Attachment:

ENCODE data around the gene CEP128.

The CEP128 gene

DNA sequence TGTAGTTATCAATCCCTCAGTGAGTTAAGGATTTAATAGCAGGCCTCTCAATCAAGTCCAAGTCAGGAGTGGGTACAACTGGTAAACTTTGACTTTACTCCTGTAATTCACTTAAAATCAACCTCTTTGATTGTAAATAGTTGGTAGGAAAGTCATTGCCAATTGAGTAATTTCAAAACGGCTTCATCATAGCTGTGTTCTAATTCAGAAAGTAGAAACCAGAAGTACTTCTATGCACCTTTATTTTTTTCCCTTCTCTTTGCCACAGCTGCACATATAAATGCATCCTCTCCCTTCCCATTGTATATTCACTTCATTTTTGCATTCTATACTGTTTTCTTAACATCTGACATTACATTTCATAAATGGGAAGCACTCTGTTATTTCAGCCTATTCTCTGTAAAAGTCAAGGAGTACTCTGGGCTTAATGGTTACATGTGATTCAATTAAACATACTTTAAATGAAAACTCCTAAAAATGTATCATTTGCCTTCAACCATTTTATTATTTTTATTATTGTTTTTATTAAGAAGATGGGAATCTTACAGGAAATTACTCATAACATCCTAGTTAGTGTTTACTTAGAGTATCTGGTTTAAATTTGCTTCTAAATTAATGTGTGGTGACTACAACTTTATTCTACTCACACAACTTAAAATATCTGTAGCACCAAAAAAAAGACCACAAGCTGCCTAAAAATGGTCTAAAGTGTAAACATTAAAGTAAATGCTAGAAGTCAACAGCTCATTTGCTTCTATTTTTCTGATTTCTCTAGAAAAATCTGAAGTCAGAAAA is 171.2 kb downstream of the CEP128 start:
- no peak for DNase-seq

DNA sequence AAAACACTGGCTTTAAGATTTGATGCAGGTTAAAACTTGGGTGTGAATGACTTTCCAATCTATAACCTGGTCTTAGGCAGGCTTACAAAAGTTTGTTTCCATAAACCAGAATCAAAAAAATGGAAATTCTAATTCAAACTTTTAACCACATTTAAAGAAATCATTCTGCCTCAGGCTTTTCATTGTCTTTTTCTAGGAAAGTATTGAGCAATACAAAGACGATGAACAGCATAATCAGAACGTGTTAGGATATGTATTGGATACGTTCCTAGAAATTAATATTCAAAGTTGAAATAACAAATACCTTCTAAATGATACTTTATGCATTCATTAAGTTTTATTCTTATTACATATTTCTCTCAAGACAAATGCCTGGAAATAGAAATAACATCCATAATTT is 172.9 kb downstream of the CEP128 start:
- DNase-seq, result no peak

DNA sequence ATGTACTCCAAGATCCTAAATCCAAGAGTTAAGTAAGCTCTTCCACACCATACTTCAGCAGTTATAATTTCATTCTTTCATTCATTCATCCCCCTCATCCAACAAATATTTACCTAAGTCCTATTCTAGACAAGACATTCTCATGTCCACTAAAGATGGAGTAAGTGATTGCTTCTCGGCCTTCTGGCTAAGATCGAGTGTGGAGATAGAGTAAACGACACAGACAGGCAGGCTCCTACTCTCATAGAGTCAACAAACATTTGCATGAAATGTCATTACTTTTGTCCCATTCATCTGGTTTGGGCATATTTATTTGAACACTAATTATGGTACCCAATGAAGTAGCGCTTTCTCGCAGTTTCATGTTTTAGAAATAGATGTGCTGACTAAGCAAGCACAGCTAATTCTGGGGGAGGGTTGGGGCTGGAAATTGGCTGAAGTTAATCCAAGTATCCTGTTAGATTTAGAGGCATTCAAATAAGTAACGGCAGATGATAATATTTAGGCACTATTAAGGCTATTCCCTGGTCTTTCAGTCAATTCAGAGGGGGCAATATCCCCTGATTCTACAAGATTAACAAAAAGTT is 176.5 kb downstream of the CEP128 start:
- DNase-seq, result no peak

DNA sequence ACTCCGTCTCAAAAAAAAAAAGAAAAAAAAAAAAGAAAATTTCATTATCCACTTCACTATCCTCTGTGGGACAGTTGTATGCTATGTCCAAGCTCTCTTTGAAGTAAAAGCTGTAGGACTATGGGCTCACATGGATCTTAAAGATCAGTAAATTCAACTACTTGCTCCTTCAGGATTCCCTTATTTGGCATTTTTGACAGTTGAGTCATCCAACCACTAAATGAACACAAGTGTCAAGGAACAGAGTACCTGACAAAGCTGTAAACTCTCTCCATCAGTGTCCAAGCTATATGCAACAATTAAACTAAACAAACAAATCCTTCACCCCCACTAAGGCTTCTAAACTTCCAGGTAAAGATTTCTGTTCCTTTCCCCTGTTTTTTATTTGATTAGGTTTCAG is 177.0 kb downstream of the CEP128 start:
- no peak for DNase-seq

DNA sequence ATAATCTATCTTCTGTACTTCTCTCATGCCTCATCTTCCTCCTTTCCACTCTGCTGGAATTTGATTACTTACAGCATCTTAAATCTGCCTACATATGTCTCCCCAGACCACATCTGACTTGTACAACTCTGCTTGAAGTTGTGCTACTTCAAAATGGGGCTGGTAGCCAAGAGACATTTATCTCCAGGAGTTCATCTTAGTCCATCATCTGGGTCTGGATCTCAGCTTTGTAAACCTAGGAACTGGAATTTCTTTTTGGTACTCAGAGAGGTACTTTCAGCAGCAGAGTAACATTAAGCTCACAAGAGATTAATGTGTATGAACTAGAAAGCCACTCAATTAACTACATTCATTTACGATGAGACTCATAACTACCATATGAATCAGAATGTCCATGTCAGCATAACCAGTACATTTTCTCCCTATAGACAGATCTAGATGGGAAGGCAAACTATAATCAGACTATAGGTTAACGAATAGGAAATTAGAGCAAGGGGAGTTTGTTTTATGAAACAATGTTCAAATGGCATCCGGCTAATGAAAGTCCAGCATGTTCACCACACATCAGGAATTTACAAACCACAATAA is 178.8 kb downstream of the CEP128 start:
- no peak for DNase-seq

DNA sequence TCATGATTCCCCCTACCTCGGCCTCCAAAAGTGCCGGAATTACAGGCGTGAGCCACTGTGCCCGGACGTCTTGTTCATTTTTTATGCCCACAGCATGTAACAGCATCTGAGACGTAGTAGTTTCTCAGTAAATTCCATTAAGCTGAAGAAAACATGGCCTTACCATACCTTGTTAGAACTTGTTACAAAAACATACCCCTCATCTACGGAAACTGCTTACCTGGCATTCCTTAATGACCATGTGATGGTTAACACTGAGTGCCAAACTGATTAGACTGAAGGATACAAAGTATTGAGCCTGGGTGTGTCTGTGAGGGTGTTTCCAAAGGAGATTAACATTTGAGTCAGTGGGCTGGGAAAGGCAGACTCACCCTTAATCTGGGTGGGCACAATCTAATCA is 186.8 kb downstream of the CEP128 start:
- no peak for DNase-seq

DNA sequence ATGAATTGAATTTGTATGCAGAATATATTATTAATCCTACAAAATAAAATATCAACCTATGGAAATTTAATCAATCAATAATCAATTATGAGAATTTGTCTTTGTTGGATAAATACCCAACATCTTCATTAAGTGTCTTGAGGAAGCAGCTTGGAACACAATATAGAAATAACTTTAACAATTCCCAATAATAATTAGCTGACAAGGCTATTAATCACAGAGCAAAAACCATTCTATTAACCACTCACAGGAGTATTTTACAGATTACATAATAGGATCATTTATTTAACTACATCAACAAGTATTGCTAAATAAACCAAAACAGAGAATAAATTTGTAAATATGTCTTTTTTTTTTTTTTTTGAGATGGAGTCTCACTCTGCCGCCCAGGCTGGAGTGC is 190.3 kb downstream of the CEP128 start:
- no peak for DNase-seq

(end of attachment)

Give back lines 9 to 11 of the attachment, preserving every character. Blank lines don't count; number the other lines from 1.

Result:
DNA sequence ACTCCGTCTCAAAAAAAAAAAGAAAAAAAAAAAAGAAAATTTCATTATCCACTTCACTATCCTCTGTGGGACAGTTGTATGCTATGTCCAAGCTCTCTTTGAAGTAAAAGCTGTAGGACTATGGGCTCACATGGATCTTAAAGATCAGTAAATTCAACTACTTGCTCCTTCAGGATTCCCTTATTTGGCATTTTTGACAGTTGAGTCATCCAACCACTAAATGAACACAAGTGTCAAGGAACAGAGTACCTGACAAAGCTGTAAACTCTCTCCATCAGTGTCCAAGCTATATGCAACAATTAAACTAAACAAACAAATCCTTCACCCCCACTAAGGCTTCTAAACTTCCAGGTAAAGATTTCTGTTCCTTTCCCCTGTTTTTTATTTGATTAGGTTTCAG is 177.0 kb downstream of the CEP128 start:
- no peak for DNase-seq

DNA sequence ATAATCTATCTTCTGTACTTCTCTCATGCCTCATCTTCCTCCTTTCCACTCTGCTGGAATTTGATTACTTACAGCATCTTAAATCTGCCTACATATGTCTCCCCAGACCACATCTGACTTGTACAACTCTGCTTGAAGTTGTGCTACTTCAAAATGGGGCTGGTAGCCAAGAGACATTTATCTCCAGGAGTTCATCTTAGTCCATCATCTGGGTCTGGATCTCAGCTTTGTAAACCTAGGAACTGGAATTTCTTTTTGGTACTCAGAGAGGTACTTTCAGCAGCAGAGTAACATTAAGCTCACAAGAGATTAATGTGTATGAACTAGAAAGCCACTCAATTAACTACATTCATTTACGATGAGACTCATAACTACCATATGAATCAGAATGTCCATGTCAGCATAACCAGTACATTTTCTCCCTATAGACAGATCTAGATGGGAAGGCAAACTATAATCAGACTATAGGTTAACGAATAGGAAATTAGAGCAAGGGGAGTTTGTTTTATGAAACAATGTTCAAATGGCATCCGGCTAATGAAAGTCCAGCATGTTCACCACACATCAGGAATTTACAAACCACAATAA is 178.8 kb downstream of the CEP128 start: